Short-termism is damaging confidence and trading volumes in the equity markets, say 60% of respondents to theTRADEnews.com's July poll.
Recent concern amongst regulators has been triggered by the growth of high-frequency trading (HFT) and the alleged shortening of investment horizons by buy-side firms.
However Richard Saunders, chief executive of UK buy-side industry body the Investment Management Association, says that there is no credibility to allegations of short-termism amongst asset managers, and believes that HFT does not pose too great a threat to the buy-side.
“We don't believe there is any evidence forthcoming that supports suggestions of short-termism in asset management,” he said. “HFT can move prices against our members and make it difficult to trade but they seem confident that they can deal with it.”
High frequency threat
Andrew Haldane, executive director, financial stability at The Bank of England, has argued that HFT “increases the risk of feasts and famines” by creating high levels of liquidity when market conditions are positive but then removing it all at times of stress. It also transmits price dislocation across markets, quickly, because it is based on high-volume market arbitrage.
He cited the 6 May ”flash crash', which saw the Dow Jones Industrial Average fall 1000 points and recover in a 20-minute window, triggered by a high volume ”sell' order on the futures market, as an example of this.
Concern over the effect of high volume short-term trading has been heightened globally by the flash crash. The Australian Securities and Investment Commission delayed the introduction of competition rules in 2010 to factor in the lessons learned; MICEX, Russia's largest equity market, introduced a limit of 150 orders per second, per market gateway in Q2 2011; and the European Securities and Markets Authority released a consultation paper on automated trading on 20 July 2011 which noted, “it is clear that many of the concerns that the US authorities raised in the wake of the flash crash about trading in a highly automated environment are also relevant to Europe”.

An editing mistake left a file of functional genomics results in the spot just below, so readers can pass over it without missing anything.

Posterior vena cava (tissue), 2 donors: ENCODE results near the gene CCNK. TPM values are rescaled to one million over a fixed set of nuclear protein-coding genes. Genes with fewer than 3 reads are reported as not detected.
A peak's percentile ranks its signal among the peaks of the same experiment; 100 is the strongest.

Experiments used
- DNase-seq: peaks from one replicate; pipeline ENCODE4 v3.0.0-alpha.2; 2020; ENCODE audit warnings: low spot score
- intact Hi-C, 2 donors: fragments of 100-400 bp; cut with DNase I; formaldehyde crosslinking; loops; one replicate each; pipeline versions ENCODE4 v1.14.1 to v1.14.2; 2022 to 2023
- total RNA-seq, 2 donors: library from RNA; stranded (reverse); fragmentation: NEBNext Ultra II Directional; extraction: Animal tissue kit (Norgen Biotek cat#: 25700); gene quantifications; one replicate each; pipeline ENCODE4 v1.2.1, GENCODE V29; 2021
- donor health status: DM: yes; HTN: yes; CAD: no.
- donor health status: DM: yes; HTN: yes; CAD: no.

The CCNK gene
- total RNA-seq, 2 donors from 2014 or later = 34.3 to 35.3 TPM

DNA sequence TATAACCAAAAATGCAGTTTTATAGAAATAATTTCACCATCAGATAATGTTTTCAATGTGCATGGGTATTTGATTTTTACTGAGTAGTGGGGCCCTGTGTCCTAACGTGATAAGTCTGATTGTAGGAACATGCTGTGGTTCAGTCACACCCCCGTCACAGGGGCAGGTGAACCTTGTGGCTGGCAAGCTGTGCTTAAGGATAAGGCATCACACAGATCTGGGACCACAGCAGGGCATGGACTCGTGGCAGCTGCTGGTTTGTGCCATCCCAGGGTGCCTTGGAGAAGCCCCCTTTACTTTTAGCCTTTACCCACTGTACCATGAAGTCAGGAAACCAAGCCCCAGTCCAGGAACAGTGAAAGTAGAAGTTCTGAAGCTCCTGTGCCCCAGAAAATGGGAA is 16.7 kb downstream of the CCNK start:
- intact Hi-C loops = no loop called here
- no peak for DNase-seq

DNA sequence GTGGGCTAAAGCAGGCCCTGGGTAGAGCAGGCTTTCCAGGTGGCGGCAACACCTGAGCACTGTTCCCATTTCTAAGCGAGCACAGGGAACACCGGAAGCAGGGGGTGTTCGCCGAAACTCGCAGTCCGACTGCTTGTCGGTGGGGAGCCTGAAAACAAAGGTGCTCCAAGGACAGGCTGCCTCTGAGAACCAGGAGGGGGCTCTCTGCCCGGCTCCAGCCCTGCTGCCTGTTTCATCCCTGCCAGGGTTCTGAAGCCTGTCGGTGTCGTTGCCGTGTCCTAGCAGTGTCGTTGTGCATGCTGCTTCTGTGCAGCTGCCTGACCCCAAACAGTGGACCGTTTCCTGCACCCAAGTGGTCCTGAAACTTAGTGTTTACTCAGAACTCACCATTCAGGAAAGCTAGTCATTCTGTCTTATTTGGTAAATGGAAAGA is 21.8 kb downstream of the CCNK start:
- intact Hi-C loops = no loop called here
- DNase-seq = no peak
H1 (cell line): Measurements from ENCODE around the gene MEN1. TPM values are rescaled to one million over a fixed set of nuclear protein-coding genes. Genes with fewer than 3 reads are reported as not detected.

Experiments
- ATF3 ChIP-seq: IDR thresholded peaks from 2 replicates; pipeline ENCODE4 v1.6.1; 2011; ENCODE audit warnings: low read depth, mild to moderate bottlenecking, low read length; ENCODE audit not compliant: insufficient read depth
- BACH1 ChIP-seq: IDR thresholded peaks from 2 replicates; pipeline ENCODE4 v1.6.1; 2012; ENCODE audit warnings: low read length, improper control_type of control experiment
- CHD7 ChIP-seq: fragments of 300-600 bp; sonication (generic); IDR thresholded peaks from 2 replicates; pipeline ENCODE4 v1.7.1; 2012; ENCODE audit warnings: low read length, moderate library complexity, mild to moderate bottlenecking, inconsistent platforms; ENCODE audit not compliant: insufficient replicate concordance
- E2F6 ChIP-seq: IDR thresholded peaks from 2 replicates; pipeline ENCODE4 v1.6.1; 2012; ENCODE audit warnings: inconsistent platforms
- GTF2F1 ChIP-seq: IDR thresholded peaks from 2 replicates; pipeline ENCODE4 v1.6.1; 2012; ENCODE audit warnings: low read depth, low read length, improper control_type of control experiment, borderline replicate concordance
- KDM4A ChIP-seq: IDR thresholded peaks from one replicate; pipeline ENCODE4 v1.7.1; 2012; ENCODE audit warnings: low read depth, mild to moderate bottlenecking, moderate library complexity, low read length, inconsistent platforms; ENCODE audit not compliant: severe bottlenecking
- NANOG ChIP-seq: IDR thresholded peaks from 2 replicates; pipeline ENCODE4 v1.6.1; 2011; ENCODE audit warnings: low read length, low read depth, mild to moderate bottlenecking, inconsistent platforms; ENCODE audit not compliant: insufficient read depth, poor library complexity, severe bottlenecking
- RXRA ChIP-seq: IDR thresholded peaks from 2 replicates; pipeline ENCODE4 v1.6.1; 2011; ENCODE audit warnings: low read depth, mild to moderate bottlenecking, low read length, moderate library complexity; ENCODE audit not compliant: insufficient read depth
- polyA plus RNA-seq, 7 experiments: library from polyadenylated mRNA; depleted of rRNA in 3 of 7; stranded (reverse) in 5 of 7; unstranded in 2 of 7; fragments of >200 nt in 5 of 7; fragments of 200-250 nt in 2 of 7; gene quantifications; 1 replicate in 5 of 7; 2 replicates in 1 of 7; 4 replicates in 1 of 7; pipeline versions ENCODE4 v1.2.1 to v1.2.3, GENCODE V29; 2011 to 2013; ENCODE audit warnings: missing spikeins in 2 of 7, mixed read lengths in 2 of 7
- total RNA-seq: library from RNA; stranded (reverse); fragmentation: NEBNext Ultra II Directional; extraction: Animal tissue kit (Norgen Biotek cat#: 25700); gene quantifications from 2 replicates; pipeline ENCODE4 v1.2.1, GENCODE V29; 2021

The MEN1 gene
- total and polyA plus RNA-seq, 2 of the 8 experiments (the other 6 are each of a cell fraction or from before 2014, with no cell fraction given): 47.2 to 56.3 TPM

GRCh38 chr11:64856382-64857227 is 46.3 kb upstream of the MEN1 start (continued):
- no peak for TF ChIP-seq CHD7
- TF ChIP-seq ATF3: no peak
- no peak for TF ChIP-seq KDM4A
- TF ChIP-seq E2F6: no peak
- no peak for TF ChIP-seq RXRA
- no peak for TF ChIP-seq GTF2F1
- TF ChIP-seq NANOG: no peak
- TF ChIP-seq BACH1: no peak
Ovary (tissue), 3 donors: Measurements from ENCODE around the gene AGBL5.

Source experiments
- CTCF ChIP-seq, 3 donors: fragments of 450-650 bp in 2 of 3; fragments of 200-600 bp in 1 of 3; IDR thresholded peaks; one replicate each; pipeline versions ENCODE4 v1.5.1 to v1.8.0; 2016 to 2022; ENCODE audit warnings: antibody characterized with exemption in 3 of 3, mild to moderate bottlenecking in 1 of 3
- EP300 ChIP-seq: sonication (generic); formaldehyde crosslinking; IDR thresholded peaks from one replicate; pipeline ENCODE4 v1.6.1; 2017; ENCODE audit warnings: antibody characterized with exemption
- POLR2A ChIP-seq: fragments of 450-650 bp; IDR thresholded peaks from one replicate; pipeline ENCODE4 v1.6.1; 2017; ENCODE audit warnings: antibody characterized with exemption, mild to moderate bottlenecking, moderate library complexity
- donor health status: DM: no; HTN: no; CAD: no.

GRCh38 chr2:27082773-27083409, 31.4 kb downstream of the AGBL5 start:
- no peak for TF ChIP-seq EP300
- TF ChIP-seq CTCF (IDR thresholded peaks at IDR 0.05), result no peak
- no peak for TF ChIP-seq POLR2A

The European Commission put the case that long-only buy-side investors are becoming short-termist, following a consultation on the development of sustainable markets initiated in 2010. Participants reported that asset managers were under pressure to deliver investment returns on a short-term basis, contributing to market instability.
In a green paper published in April 2011, the EC supported this perspective with academic research published by Dr Paul Woolley of the London School Economics. Woolley argued that the agency model of asset management encourages investment managers to base portfolio decisions on short-term price movements in the market, noting pressure via quarterly meetings with investor clients and consultants.
Saunders says that feedback to research conducted by the IMA and the National Association of Pension Funds in 2004 suggested although there is some pressure, it does not affect performance.
In the IMA's response to the EC green paper, Liz Murrall, director, corporate governance and reporting, makes several criticisms of Woolley's theory. The allegation that a fund manager is able to finance investment opportunities “directly from his own or borrowed funds and enjoy the full gain himself” simply does not exist she says, as asset managers trade only for clients.
Moreover, says the IMA, high levels of turnover are incorrectly implied by the EC to relate to fund managers “churning” their client portfolios, when only 24% of turnover in the UK equity market stems from buy-side firms, according to research firm TABB Group. The movement that does exist does not relate to buying and selling of different stocks but rather a resizing of the amount of a particular stock held, as cash flows into and out of a fund.
“We see that the average holding period for a stock is four years and that has not changed over the last ten years,” said Saunders. “Even then the holding period does not relate to the length of time invested in an individual company; that is likely to be much longer still.”
The suggestion that asset managers are rewarded for short-term performance is “puzzling” argues Murrall, as they are remunerated based on value of assets managed. “The incentives are to retain the business of the client long term, and second, to increase the value of the clients assets over time,” she notes. Performance targets are typically set over a three-year period, again suggesting a longer-term outlook.
“Short-termism means different things to different people,” says Saunders. “Is the short-term outlook for the Eurozone damaging the markets? Well, yes it is. But we are working hard at rebutting the suggestion of short-termism in the buy-side.”